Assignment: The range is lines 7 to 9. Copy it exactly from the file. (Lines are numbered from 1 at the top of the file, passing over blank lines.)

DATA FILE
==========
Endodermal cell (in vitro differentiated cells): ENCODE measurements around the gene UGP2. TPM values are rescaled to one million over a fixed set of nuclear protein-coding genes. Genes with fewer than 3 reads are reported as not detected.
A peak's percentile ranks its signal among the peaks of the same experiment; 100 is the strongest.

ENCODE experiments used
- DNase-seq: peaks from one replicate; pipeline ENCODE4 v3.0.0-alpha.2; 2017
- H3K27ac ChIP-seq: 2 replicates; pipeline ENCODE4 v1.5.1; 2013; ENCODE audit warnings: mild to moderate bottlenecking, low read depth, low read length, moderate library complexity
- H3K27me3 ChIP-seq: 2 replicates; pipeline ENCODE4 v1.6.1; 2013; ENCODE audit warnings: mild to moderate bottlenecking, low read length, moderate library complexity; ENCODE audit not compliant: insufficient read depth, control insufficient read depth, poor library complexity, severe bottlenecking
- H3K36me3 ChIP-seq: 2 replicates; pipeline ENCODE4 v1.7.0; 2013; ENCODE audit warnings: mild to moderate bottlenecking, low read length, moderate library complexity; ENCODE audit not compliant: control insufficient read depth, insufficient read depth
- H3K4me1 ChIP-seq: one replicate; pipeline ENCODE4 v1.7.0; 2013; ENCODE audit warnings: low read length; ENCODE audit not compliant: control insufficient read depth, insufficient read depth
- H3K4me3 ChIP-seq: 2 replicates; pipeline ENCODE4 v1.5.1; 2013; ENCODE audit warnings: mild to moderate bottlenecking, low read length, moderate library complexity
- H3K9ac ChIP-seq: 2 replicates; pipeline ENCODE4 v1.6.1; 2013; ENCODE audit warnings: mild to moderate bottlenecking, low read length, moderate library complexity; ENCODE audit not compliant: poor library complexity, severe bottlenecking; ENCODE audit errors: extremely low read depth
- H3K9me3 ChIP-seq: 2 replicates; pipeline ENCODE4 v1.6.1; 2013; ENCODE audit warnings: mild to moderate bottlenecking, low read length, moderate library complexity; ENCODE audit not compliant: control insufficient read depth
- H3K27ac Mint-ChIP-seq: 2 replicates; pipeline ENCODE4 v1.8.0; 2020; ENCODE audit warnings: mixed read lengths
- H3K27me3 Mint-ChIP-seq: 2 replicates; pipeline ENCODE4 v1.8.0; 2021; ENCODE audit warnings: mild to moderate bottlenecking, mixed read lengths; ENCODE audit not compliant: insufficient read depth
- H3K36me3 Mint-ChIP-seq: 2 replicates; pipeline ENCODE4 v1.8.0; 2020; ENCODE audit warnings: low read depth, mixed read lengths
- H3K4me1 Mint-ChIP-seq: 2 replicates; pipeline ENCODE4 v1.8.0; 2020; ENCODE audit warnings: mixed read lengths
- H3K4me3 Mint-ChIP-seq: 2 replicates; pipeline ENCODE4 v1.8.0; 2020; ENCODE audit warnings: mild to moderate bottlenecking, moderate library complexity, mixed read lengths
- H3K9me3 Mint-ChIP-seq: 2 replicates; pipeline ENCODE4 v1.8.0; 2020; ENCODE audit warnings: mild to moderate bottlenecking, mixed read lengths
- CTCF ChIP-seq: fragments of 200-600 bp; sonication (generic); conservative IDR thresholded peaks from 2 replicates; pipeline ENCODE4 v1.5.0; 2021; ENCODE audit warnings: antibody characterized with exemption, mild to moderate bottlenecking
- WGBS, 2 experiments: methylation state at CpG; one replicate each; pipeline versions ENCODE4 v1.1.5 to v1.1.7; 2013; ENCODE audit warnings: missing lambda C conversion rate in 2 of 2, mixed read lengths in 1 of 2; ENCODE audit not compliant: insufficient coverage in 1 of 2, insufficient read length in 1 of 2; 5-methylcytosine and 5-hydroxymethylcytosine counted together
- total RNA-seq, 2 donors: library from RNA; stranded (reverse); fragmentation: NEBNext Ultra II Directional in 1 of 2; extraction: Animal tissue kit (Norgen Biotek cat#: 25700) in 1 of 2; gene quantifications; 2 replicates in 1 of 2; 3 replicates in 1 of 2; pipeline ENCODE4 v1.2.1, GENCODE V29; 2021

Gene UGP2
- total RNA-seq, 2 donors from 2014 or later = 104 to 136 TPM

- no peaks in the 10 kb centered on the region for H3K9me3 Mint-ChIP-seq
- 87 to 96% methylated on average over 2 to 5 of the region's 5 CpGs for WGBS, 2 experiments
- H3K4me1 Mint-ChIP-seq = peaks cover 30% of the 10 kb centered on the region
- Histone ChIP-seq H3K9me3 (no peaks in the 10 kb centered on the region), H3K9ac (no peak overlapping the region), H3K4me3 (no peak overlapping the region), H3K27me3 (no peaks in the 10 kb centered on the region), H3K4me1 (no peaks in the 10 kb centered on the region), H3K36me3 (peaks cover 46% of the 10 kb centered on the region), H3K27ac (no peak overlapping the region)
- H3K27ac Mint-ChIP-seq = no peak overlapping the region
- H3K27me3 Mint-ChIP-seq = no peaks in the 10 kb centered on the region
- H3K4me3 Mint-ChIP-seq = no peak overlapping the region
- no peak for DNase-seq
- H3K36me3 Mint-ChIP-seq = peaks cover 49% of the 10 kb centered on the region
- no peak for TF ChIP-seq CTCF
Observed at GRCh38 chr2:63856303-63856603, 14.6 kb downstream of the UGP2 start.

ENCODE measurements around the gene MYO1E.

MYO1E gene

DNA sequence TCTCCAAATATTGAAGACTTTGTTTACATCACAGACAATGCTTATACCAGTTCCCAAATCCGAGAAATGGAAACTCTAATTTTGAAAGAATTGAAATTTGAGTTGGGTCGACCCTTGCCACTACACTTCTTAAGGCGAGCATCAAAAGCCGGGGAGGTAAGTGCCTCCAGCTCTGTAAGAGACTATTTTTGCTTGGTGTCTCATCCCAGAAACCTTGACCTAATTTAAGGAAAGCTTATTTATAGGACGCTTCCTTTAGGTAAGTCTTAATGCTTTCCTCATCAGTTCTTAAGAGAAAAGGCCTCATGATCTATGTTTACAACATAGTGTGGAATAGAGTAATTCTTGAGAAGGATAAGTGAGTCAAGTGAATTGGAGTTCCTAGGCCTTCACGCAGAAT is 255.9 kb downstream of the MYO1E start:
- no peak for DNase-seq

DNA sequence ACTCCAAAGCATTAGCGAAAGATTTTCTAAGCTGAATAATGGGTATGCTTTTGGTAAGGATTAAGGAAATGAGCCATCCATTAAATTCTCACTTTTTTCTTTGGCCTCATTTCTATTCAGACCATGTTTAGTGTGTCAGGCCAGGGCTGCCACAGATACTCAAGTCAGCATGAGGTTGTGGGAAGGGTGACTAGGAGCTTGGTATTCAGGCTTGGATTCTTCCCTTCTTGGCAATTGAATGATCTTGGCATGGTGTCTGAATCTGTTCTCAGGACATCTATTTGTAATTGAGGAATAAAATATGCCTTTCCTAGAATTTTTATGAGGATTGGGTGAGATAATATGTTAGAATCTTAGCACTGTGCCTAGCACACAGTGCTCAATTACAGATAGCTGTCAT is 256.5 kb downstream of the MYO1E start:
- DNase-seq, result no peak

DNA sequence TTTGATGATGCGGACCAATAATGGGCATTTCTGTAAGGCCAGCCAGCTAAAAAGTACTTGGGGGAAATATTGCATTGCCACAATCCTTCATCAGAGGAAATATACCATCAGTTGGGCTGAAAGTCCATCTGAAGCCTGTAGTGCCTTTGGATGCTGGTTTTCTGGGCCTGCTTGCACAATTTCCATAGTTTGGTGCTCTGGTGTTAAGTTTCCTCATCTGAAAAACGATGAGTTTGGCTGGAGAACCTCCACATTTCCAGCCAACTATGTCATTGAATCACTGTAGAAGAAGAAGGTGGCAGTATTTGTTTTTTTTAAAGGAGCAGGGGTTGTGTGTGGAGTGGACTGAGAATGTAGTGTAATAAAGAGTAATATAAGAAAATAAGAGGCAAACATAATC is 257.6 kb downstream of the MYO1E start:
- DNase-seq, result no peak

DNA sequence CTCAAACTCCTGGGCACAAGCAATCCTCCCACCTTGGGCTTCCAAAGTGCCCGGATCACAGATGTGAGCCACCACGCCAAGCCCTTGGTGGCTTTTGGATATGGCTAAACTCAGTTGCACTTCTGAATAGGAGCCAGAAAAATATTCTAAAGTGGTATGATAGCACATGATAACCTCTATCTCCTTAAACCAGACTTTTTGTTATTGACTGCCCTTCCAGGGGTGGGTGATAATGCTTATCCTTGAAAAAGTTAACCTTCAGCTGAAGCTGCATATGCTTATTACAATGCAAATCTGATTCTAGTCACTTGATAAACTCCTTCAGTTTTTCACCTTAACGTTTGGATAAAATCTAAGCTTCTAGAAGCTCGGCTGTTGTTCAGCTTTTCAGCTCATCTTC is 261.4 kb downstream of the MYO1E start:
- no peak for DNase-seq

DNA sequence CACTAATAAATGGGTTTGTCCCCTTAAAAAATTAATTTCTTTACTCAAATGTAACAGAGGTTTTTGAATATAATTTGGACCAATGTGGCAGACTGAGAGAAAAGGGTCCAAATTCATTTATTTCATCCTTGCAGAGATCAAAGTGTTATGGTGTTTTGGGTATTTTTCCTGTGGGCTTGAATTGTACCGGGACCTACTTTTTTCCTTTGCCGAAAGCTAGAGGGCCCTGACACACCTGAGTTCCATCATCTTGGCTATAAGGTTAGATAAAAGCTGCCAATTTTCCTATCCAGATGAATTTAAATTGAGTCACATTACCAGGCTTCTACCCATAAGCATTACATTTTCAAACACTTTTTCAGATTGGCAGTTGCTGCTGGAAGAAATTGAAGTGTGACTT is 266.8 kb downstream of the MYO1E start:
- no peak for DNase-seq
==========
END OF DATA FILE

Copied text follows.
- H3K36me3 ChIP-seq: 2 replicates; pipeline ENCODE4 v1.7.0; 2013; ENCODE audit warnings: mild to moderate bottlenecking, low read length, moderate library complexity; ENCODE audit not compliant: control insufficient read depth, insufficient read depth
- H3K4me1 ChIP-seq: one replicate; pipeline ENCODE4 v1.7.0; 2013; ENCODE audit warnings: low read length; ENCODE audit not compliant: control insufficient read depth, insufficient read depth
- H3K4me3 ChIP-seq: 2 replicates; pipeline ENCODE4 v1.5.1; 2013; ENCODE audit warnings: mild to moderate bottlenecking, low read length, moderate library complexity